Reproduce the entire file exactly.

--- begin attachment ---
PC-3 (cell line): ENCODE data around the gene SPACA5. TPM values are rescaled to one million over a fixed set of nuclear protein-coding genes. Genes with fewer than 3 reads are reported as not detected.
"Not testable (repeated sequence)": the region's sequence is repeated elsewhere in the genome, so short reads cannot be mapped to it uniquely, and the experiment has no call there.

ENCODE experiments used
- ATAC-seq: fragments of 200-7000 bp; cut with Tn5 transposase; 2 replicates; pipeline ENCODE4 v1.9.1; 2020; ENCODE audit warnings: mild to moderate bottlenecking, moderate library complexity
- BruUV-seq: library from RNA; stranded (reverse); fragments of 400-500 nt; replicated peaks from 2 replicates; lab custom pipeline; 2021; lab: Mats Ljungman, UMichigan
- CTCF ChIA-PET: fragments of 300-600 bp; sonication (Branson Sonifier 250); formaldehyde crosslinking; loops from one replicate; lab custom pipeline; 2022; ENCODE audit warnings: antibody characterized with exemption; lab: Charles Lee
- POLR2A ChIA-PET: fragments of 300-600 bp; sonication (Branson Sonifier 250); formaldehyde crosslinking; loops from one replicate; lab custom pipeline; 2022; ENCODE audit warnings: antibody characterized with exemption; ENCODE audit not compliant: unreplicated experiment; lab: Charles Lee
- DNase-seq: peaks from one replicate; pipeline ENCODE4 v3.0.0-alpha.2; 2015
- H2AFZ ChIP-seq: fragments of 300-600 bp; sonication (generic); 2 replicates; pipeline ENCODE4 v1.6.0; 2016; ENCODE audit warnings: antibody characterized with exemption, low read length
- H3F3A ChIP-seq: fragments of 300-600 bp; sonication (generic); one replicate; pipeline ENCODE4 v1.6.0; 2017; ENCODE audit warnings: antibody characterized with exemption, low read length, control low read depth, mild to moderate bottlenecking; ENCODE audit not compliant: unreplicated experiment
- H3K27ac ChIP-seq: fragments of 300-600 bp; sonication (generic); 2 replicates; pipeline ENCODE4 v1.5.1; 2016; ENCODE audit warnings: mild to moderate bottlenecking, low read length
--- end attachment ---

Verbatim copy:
PC-3 (cell line): ENCODE data around the gene SPACA5. TPM values are rescaled to one million over a fixed set of nuclear protein-coding genes. Genes with fewer than 3 reads are reported as not detected.
"Not testable (repeated sequence)": the region's sequence is repeated elsewhere in the genome, so short reads cannot be mapped to it uniquely, and the experiment has no call there.

ENCODE experiments used
- ATAC-seq: fragments of 200-7000 bp; cut with Tn5 transposase; 2 replicates; pipeline ENCODE4 v1.9.1; 2020; ENCODE audit warnings: mild to moderate bottlenecking, moderate library complexity
- BruUV-seq: library from RNA; stranded (reverse); fragments of 400-500 nt; replicated peaks from 2 replicates; lab custom pipeline; 2021; lab: Mats Ljungman, UMichigan
- CTCF ChIA-PET: fragments of 300-600 bp; sonication (Branson Sonifier 250); formaldehyde crosslinking; loops from one replicate; lab custom pipeline; 2022; ENCODE audit warnings: antibody characterized with exemption; lab: Charles Lee
- POLR2A ChIA-PET: fragments of 300-600 bp; sonication (Branson Sonifier 250); formaldehyde crosslinking; loops from one replicate; lab custom pipeline; 2022; ENCODE audit warnings: antibody characterized with exemption; ENCODE audit not compliant: unreplicated experiment; lab: Charles Lee
- DNase-seq: peaks from one replicate; pipeline ENCODE4 v3.0.0-alpha.2; 2015
- H2AFZ ChIP-seq: fragments of 300-600 bp; sonication (generic); 2 replicates; pipeline ENCODE4 v1.6.0; 2016; ENCODE audit warnings: antibody characterized with exemption, low read length
- H3F3A ChIP-seq: fragments of 300-600 bp; sonication (generic); one replicate; pipeline ENCODE4 v1.6.0; 2017; ENCODE audit warnings: antibody characterized with exemption, low read length, control low read depth, mild to moderate bottlenecking; ENCODE audit not compliant: unreplicated experiment
- H3K27ac ChIP-seq: fragments of 300-600 bp; sonication (generic); 2 replicates; pipeline ENCODE4 v1.5.1; 2016; ENCODE audit warnings: mild to moderate bottlenecking, low read length